New York City is in the middle of a transportation nervous breakdown. Never before have city dwellers had so many options for getting around — subway, bus, bike, ferry, taxi, and every sharing app under the sun — and never have commutes been so hellacious. In the midst of all this chaos comes the Ford Motor Company, tossing one more transit option onto the pile in the hopes that it will help make the simple act of getting from Point A to Point B a little less suicide-inducing.
The Transportation Security Administration, the only line of defense between us and an influx of Satanic fidget spinners, just announced new airport screening policies that are designed to make your life a living hell. The TSA will now require “all electronics larger than a cell phone” to be removed from carry-on bags and placed in their own separate bin for X-ray screening with nothing on top or below, similar to how laptops have been screened for years.
When it launched in 2015, the Seattle-based truck technology company Convoy aptly described itself as the “Uber for trucking.” Like the ride-hail service, Convoy built an app to match trucking companies with shippers that need to move freight. And after all, Uber had showed no interest in the $700 billion trucking industry at that time, so Convoy obviously felt safe in making that claim. A year and a half later, and things have changed dramatically.
Muck Rack makes it simple to find people, tweets, or articles that mention any name, keyword, company, hashtag etc. We've compiled this guide to help you make the most of your search.
Selecting a term
Start searching tweets, articles from media outlets, articles mentioned in tweets, journalists'
names, titles and bios with some suggested searches:
Companies or Topics (e.g. iPhone, Microsoft)
Phrases (e.g. "cloud computing") — use quotes to keep the terms together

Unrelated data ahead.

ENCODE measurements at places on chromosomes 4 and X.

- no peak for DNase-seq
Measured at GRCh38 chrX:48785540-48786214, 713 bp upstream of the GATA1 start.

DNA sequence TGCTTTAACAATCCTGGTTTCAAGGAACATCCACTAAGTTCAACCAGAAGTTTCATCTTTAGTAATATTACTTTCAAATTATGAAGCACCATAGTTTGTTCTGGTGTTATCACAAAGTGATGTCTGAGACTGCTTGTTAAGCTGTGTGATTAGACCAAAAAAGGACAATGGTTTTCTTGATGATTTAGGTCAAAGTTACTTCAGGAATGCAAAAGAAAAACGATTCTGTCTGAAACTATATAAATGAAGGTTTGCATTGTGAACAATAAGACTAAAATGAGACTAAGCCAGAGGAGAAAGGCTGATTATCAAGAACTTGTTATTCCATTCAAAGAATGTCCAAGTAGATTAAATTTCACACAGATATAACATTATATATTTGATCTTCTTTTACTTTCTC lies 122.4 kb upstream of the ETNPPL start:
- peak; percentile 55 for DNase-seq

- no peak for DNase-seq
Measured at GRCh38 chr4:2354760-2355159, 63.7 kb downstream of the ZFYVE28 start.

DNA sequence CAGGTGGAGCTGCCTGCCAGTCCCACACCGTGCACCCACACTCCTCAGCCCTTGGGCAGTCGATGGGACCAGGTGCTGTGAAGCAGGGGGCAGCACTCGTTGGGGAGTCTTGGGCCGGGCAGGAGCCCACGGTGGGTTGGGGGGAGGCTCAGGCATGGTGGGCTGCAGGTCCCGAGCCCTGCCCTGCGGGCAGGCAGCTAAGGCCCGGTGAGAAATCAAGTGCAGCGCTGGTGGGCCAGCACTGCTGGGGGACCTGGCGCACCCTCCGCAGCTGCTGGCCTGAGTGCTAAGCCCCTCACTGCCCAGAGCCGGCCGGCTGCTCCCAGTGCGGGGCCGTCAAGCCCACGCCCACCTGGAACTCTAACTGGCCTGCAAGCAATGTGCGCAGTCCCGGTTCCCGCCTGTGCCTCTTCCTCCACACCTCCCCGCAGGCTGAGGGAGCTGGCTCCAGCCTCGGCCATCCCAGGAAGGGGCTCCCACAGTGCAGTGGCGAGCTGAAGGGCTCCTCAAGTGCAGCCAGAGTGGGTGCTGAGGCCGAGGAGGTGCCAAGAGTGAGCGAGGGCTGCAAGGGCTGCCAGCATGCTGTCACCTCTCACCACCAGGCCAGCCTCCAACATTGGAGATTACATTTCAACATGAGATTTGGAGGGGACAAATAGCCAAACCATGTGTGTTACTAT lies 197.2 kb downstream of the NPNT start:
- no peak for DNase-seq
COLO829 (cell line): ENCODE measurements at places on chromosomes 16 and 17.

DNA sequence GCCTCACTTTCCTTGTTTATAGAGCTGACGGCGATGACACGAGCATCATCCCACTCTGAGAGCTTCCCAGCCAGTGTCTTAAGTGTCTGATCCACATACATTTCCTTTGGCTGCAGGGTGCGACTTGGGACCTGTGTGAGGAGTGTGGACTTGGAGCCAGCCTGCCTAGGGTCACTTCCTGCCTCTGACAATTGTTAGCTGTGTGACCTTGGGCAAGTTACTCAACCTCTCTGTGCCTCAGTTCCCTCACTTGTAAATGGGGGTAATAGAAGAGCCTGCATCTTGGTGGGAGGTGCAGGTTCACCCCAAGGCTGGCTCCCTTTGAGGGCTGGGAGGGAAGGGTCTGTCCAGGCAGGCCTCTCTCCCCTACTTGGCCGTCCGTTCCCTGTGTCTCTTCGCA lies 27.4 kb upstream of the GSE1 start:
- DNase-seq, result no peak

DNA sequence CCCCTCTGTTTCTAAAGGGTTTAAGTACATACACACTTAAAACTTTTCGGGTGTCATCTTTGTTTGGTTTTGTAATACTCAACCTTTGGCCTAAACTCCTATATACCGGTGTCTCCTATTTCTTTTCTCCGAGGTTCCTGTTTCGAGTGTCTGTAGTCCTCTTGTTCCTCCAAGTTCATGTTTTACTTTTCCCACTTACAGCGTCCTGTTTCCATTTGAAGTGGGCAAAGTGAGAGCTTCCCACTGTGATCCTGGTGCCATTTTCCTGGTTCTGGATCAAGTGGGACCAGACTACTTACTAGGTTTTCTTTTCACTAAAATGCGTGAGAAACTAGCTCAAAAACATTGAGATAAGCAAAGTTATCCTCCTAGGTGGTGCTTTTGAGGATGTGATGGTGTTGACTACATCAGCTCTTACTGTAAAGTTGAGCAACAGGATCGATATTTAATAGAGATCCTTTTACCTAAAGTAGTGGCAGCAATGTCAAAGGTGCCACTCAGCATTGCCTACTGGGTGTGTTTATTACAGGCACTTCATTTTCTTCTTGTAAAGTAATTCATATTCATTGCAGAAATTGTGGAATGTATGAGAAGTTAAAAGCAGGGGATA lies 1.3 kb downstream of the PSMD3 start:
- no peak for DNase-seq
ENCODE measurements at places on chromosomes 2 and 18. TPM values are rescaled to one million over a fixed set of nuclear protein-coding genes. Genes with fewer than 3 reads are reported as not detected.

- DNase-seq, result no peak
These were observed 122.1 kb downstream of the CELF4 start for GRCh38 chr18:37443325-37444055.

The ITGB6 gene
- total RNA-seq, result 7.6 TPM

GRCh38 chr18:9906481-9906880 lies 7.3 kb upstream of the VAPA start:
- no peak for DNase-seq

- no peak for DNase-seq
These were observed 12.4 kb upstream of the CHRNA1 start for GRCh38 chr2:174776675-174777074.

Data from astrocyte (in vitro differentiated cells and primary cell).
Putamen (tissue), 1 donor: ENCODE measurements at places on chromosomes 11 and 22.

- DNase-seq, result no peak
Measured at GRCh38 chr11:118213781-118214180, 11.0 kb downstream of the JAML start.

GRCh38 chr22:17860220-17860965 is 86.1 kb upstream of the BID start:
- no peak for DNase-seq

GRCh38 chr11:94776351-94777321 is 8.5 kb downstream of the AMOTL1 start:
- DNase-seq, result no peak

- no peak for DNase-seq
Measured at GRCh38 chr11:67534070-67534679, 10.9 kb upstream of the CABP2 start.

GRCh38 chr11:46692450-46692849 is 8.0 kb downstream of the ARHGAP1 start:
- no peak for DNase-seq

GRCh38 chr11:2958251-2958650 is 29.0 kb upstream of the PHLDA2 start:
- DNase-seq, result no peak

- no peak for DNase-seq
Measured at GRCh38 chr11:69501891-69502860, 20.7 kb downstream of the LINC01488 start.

Twitter handles (e.g. @username) — returns those who have mentioned or replied to
Names (e.g. "David Pogue")
Hashtags (e.g. #sxsw, #london2012)
Bio details (e.g. vegan, Olympics, father)
Muck Rack's Advanced Search allows for many boolean operators.
Find results that mention multiple specified terms, use AND or
+. For example, ensure each result contains both Elon Musk and Mark Zuckerberg by
searching Obama AND Romney or Obama + Romney.
Use the operators OR or , to broaden your search when you'd like either of
multiple terms to appear in results. (This is the default behavior of our search when no operators
are used.) For example, search for democrat OR republican to find results that refer to
Democrats and/or Republicans.
Use NOT or - to subtract results from your search. For
example, searching Disney will yield results about the Walt Disney Company as well as Walt Disney
World Resort. To exclude mentions of Disney World, search for Disney -World or Disney
When using one of these operators with a phrase, enclose it in quotation marks. For example, you can
find results about smartphones excluding Apple's iPhone 4S by searching smartphone -"iPhone
Exact case matching or punctuation
If you're searching for a brand name or keyword that relies on specific punctuation marks or capitalization, you can
find results that match your exact query by adding matchcase: before the keyword you're searching for, like matchcase:E*TRADE .
Use parentheses to separate multiple
boolean phrases. For example, to find journalists talking about having fun in Disney World or
Disneyland, search for ("disney world" OR disneyland) AND fun.
An asterisk can be used to search for any variation of a root word truncated by the asterisk. For example, searching for admin* will return results for administrator, administration, administer, administered, etc.
A near operator is an AND operator where you can control the distance between the words. You can vary the distance the near operation uses by adding a forward slash and number (between 0-99) such as strawberries NEAR/10 "whipped cream", which means the strawberries must exist within 10 words of "whipped cream".